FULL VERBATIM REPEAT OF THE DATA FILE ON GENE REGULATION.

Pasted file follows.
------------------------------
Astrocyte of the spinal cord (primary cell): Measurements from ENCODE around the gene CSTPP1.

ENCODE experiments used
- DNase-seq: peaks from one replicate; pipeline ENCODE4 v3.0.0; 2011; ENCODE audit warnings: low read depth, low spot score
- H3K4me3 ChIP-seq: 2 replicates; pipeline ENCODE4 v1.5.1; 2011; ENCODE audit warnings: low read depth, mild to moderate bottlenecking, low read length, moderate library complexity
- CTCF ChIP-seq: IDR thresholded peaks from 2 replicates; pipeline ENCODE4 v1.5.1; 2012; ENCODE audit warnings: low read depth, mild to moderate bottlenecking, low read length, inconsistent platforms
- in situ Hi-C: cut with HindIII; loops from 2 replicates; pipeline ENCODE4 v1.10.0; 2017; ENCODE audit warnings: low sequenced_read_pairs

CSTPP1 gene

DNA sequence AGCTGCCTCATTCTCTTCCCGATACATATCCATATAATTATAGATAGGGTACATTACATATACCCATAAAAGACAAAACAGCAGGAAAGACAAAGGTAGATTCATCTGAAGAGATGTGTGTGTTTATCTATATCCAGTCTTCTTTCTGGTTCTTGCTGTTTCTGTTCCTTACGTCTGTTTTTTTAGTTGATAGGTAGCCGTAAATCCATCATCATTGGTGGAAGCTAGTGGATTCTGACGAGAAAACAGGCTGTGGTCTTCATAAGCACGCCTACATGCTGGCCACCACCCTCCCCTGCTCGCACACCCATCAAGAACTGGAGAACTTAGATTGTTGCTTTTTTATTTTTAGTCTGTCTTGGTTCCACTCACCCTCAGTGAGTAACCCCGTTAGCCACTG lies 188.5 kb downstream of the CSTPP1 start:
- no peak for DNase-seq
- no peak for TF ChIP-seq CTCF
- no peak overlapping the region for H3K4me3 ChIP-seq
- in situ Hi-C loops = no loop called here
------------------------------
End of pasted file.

Astrocyte of the spinal cord (primary cell): Measurements from ENCODE around the gene CSTPP1.

ENCODE experiments used
- DNase-seq: peaks from one replicate; pipeline ENCODE4 v3.0.0; 2011; ENCODE audit warnings: low read depth, low spot score
- H3K4me3 ChIP-seq: 2 replicates; pipeline ENCODE4 v1.5.1; 2011; ENCODE audit warnings: low read depth, mild to moderate bottlenecking, low read length, moderate library complexity
- CTCF ChIP-seq: IDR thresholded peaks from 2 replicates; pipeline ENCODE4 v1.5.1; 2012; ENCODE audit warnings: low read depth, mild to moderate bottlenecking, low read length, inconsistent platforms
- in situ Hi-C: cut with HindIII; loops from 2 replicates; pipeline ENCODE4 v1.10.0; 2017; ENCODE audit warnings: low sequenced_read_pairs

CSTPP1 gene

DNA sequence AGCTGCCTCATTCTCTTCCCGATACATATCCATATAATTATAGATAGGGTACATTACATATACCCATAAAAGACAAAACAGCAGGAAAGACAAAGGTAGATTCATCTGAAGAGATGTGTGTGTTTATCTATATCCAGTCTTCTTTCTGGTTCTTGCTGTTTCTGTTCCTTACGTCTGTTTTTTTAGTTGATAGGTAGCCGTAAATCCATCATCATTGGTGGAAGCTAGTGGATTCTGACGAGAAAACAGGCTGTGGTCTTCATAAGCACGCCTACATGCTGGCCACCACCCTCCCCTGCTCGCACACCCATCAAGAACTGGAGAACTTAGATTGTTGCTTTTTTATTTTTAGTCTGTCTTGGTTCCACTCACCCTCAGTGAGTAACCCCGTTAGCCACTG lies 188.5 kb downstream of the CSTPP1 start:
- no peak for DNase-seq
- no peak for TF ChIP-seq CTCF
- no peak overlapping the region for H3K4me3 ChIP-seq
- in situ Hi-C loops = no loop called here